EE reports revenue decline despite 4G gains

UK operator EE says it has now signed up nearly 1.2 million 4G customers less than a year after first launching services, while reporting a decline in revenues for the three months ending September.

The company’s 4G progress means it has easily beaten an end-of-year target of capturing one million customers and now covers about 60% of the UK’s population with the high-speed technology.

Rivals Telefonica (Slough, UK) and Vodafone (Newbury, UK) launched 4G services at the end of August but have yet to extend networks outside a handful of the country’s biggest cities.

UK operator EE says it has now signed up nearly 1.2 million 4G customers less than a year after first launching services, while reporting a decline in revenues for the three months ending September.

The company’s 4G progress means it has easily beaten an end-of-year target of capturing one million customers and now covers about 60% of the UK’s population with the high-speed technology.

Rivals Telefonica (Slough, UK) and Vodafone (Newbury, UK) launched 4G services at the end of August but have yet to extend networks outside a handful of the country’s biggest cities.

Nevertheless, despite its 4G lead, EE (Hatfield, UK) – a joint venture between Deutsche Telekom (Bonn, Germany) and France Telecom (Paris, France) – flagged a 2.4% drop in revenue for the third quarter, to £1.63 billion ($2.65 billion), while service revenue fell by 3.3%, to £1.45 billion.

Although cuts to mobile termination rates and roaming charges were largely responsible for the shrinkage, EE said that service revenue would have fallen by 0.6% after stripping out the effects of regulation.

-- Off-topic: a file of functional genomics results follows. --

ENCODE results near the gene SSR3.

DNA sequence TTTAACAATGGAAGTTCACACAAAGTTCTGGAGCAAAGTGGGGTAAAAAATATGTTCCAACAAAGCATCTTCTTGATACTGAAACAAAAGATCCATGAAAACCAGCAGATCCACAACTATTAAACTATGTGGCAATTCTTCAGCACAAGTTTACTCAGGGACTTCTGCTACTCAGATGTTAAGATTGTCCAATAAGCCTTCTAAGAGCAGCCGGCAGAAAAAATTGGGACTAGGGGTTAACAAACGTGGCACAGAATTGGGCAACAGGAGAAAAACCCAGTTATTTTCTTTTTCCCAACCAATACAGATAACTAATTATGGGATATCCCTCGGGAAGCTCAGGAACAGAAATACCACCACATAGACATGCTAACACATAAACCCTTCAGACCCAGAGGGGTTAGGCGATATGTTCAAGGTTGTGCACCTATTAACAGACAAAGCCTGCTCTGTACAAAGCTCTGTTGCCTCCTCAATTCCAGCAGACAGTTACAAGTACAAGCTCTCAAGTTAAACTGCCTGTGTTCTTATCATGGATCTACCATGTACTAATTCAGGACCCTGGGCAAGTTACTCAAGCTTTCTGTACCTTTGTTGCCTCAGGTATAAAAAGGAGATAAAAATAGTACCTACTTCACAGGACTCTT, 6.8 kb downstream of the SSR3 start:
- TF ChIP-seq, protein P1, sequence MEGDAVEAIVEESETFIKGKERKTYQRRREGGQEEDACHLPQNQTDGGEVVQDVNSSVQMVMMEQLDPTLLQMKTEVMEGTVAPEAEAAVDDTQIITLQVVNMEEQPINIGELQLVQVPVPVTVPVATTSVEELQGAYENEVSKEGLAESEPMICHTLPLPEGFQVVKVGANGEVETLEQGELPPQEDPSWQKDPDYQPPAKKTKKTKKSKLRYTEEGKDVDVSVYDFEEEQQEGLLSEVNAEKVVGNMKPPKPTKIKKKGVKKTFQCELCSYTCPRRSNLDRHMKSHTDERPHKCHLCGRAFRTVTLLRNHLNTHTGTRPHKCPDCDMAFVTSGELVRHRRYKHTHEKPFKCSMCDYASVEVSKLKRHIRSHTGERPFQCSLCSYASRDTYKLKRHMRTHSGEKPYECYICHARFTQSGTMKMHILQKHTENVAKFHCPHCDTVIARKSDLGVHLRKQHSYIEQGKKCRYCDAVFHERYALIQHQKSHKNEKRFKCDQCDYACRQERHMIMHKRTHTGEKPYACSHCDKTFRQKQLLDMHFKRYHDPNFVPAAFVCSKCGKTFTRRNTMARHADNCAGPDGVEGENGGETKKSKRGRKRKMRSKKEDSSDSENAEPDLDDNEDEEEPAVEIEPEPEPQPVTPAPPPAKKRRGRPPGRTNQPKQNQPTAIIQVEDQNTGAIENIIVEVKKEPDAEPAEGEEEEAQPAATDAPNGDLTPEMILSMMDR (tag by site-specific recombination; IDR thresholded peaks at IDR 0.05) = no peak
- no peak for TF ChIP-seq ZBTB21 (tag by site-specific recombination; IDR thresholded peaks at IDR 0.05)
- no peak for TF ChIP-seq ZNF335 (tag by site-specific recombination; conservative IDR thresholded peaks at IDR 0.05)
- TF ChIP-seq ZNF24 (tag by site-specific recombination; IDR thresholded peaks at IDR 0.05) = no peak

The operator also reported customer losses in all areas of its business except postpaid mobile and machine-to-machine services.

Although EE is focused on attracting higher-value postpaid subscribers, it added only 181,000 during the quarter, while losing 345,000 prepaid customers.

The various setbacks mean the company’s overall customer base had shrunk from more than 28 million at the end of September 2012 to less than 27.5 million a year later.

EE did manage to record a slight improvement in mobile average revenue per user (ARPU) – up from £18.9 a month in the third quarter of 2012 to £19 – but only because of the shift in the make-up of its customer base, with a growing number of subscribers using postpaid services.

Postpaid ARPU fell to £30.1, from £31.8, while prepaid ARPU dropped from £5.7 to £4.8 over the same period.

EE has recently slashed the entry-level price of its 4G services, meaning consumers can now obtain a service for less than £20 a month, in the face of fresh competition from Telefonica and Vodafone and with Three (Maidenhead, UK), the UK’s smallest network operator, set to launch 4G services in December.

EE has also unveiled a selection of pay-as-you-go 4G offerings in an effort to stem prepaid losses.

But the new offers seem bound to put further pressure on ARPU and service revenue in the months ahead.

Regulatory authorities have also proposed increasing the fees that EE and rivals pay for their spectrum licenses, which EE has said could affect its ability to keep investing in network rollout.

Despite that, it recently said it would begin testing a 300Mbps 4G service, with a view to launching a commercial offer sometime in 2014.

EE has also reported major successes in its wholesale activities, winning contracts with a number of companies looking to rent capacity on its high-speed lines, including UK fixed-line incumbent BT (London, UK), cable operator Virgin Media (Hook, UK) and supermarket chain Asda (Leeds, UK).

“Consumers and businesses across the UK are recognizing that EE has the best network for the smartphone era, with more superfast 4G coverage than all the other networks combined,” said Neal Milsom, the chief financial officer of EE.